How to Restore a Computer with No Restore Points Available

by TS Jordan

Recovery points are points "saved" into the hard drive, allowing for a rollback to be performed when a subsequent upgrade unbalances the computer. The number of recovery points saved is dependent upon your system settings---recovery points can be saved daily or not at all. Where no recovery points are available, you can still restore your computer through the use of the built-in repair function in Windows.

Restart your computer and press the designated key as the computer reboots to enter into BIOS. With most computers, the key will either be the Esc key or one of the function keys, but this can vary substantially, so keep your eyes open. Read the startup messages (which should appear automatically when the computer boots up) to determine which key to press and hit it as soon as possible. This will avoid bringing your computer into Windows, placing it into the BIOS system instead, which is the most basic operating system on your PC.

Navigate to the boot menu with the left and right arrow keys, moving through the various submenus present in BIOS. Once there, scroll down to the "first boot device" option using the up and down arrow keys. Press Enter when the "first boot device" option is highlighted. This will bring up a small window listing the various options (hard drive, CD-ROM, floppy drive). Change the "first boot device" to read "CD-ROM." Exit BIOS by pressing the Esc key, and press "y" to save changes on your way out.

Insert the Windows installation disk into the computer as it loads. While loading, the computer will display the message "Press any key to boot from CD." Press any key, and the computer will take you into the Windows installation screens. Once there, navigate through the screens (following the on-screen instructions) until you find the option to "repair existing installation." Select this option using either the "'r" key as a shortcut or by highlighting your hard drive in the menu using the arrow keys and pressing Enter. The computer will then go through your hard drive and repair all of the Windows files on your computer, essentially restoring the machine without the need for a restore point. The process itself will take anywhere from 10 to 30 minutes, so be prepared to spend some time at the computer.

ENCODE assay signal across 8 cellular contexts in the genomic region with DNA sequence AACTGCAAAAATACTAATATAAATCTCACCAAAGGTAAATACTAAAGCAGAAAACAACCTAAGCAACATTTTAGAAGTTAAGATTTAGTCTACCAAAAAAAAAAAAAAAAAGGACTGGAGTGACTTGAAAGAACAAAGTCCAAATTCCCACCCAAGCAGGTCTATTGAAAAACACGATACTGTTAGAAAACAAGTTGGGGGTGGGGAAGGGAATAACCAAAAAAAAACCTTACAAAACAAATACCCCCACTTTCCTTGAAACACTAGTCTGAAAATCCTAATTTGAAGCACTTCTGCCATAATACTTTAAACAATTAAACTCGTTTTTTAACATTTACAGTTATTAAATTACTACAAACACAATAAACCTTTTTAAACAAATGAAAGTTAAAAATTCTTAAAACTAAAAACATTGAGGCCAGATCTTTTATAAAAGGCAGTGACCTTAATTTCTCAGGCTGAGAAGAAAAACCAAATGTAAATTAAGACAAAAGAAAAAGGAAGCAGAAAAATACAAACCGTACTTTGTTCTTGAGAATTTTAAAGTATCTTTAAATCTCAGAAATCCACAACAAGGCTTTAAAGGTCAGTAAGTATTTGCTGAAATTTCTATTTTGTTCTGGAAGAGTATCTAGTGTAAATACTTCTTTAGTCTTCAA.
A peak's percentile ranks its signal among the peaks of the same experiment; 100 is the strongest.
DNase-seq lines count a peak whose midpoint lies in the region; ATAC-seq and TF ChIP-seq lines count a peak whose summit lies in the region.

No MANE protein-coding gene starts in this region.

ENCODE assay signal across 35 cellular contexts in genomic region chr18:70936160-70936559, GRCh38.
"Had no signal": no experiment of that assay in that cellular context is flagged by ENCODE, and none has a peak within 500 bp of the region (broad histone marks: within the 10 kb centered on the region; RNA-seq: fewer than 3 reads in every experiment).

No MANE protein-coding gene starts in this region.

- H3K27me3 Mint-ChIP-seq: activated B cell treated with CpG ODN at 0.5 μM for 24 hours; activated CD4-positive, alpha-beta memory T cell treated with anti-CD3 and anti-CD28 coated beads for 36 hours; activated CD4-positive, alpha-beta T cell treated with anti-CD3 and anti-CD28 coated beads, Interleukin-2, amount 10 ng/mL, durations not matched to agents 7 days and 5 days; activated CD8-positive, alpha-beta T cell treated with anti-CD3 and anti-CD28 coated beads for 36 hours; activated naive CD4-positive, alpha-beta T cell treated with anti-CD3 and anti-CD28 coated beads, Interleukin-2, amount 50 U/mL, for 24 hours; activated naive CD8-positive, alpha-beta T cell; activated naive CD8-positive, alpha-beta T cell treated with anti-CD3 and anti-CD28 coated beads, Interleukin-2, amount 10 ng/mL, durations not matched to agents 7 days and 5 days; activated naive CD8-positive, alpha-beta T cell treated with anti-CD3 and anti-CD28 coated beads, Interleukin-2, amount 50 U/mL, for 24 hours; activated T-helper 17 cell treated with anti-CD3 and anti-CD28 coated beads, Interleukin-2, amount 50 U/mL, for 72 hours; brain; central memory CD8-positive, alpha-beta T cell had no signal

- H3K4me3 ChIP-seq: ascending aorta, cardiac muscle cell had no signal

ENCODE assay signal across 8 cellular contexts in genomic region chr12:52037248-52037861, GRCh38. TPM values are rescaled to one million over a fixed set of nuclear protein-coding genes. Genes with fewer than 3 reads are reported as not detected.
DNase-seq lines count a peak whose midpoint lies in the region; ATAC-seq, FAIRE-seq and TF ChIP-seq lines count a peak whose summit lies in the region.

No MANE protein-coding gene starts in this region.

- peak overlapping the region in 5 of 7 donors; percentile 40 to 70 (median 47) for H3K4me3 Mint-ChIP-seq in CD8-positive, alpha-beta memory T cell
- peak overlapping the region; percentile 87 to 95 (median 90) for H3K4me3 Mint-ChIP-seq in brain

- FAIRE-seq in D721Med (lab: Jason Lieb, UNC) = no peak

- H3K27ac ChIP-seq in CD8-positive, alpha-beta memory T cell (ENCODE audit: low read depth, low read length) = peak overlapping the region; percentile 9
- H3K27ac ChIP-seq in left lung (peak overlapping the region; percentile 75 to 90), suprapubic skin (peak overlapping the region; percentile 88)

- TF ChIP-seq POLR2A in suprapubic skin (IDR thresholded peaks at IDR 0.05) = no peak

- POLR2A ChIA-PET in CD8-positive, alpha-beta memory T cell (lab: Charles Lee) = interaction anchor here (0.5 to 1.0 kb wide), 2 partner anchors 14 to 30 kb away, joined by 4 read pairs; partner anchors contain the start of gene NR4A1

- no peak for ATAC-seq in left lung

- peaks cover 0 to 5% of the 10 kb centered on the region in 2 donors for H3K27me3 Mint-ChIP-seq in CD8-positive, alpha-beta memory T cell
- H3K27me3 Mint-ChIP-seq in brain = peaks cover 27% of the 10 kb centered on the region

Tip

  • If the computer does not boot from the CD the first time, simply reboot the machine again with the CD in the drive the entire time.

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About the Author

TS Jordan is an Ohio licensed attorney living and practicing out of the Cleveland area. In addition to his Juris Doctorate, he holds a Bachelors' Degree in Information Systems. He has been writing professionally for less than a year.

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